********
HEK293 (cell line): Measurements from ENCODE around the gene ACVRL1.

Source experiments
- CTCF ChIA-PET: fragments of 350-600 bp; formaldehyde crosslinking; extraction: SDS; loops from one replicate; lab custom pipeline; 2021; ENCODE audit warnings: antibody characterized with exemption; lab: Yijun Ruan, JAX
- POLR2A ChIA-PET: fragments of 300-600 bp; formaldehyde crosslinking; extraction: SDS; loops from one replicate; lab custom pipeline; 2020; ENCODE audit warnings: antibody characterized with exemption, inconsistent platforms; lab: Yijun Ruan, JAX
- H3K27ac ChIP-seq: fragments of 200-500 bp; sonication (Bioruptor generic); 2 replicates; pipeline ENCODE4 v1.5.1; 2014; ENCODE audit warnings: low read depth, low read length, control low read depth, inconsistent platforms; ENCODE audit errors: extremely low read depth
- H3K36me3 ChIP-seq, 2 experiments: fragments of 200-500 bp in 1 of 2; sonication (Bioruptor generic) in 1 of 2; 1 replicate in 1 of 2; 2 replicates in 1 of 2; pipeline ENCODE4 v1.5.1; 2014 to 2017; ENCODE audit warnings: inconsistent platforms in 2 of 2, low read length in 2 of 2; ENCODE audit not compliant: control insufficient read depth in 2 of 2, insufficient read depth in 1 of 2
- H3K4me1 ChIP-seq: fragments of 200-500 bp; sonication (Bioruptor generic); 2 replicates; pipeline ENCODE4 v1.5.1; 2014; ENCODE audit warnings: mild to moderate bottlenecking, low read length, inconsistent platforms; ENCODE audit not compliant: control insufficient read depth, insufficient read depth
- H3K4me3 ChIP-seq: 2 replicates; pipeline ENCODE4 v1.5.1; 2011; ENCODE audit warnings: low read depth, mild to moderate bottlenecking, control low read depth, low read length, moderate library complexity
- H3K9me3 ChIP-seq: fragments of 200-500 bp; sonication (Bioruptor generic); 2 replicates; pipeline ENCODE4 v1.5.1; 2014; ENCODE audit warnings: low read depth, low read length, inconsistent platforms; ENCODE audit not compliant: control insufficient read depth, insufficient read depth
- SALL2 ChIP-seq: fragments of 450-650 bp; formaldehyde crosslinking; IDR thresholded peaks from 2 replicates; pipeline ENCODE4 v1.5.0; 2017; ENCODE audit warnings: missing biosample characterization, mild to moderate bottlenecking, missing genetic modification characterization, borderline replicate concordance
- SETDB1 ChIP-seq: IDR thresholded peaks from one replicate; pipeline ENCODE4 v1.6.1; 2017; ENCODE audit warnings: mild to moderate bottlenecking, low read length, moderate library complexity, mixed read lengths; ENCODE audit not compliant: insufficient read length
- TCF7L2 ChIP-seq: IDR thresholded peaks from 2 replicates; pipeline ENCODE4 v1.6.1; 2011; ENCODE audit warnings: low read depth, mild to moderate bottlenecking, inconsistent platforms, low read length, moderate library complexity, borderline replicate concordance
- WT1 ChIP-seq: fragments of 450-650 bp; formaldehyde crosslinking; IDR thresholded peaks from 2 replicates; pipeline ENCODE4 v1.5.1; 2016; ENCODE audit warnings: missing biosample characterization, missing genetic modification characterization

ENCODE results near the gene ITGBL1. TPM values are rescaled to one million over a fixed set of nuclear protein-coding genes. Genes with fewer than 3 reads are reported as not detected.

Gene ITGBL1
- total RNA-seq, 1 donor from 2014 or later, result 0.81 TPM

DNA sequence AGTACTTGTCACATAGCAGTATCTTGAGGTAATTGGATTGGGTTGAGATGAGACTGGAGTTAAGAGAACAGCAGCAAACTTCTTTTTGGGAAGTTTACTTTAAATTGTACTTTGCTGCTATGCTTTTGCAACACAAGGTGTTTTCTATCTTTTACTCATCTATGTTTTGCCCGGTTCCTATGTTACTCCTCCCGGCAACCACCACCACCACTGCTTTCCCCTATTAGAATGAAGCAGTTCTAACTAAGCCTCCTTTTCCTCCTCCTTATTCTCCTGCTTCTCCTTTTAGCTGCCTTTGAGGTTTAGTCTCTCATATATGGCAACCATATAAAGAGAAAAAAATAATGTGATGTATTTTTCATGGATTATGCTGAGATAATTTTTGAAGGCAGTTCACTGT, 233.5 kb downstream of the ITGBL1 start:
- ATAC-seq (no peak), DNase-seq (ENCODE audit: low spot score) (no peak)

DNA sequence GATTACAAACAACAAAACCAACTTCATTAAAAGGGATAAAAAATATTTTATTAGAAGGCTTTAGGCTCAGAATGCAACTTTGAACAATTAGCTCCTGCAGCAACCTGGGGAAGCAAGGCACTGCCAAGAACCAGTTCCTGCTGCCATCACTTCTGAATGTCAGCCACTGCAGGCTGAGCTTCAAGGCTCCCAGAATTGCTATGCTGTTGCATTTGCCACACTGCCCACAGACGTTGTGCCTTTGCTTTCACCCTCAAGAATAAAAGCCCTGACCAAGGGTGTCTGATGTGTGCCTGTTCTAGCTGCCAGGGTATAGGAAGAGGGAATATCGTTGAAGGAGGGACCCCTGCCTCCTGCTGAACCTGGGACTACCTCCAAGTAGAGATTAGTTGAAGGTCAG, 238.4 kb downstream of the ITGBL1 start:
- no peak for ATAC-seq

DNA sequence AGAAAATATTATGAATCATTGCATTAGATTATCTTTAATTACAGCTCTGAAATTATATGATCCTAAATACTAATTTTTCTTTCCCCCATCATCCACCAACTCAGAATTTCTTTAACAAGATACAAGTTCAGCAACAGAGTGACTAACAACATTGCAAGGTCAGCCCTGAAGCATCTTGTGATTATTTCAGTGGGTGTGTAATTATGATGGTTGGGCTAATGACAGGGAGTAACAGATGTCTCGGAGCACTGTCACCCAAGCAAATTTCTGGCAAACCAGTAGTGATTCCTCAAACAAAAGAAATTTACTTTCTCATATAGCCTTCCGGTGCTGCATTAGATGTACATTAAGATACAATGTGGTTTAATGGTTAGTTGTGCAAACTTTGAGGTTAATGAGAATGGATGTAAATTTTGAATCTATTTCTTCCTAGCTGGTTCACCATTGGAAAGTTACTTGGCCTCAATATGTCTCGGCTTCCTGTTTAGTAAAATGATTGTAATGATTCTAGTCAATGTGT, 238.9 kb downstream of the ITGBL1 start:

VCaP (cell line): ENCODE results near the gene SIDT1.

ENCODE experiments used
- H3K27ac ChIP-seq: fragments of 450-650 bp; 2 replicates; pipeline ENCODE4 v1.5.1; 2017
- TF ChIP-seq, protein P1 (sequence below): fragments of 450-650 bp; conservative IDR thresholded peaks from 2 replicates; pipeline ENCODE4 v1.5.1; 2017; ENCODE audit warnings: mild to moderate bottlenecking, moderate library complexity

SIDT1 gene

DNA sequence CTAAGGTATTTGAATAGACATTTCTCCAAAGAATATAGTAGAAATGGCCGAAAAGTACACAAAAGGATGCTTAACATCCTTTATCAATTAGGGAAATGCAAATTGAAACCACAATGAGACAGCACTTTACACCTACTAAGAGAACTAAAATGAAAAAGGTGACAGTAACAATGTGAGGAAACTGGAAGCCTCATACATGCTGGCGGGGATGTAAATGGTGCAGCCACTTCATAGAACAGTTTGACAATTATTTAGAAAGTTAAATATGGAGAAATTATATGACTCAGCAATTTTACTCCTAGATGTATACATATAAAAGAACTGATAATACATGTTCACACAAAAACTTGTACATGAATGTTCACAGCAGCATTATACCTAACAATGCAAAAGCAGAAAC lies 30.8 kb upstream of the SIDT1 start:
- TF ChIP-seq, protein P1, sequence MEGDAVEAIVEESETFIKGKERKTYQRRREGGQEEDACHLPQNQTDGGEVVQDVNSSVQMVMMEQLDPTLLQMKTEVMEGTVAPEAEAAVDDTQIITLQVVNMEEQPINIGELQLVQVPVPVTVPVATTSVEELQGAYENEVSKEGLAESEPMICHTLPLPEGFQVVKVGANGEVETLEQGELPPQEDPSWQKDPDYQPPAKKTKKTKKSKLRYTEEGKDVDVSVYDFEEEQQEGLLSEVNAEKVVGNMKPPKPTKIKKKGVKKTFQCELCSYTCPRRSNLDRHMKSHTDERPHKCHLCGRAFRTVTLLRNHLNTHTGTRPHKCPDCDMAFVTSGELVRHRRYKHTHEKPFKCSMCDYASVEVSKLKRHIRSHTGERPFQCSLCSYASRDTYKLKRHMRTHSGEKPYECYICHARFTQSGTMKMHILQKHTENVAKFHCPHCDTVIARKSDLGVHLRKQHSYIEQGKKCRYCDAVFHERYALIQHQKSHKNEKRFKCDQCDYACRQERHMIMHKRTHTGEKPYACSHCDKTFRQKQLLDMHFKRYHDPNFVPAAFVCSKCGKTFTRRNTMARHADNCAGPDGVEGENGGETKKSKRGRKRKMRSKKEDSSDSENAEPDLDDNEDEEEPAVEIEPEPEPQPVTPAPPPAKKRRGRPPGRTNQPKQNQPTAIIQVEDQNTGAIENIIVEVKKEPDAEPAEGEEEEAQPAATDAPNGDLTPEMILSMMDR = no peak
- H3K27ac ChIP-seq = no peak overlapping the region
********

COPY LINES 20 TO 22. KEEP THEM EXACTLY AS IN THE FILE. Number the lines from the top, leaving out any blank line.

- no peak for ATAC-seq

DNA sequence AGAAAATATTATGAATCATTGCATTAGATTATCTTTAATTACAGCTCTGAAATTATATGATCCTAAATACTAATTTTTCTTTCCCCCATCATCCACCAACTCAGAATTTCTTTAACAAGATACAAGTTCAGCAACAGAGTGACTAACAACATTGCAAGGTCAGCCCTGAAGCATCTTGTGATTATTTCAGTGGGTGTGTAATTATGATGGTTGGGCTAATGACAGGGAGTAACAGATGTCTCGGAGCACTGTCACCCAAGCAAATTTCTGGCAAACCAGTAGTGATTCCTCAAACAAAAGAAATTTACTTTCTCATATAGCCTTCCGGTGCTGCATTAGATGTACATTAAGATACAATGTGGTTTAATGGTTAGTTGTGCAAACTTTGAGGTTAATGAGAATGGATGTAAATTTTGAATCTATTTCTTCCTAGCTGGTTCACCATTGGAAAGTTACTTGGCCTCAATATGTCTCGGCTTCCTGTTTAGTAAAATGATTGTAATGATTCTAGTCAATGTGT, 238.9 kb downstream of the ITGBL1 start:

VCaP (cell line): ENCODE results near the gene SIDT1.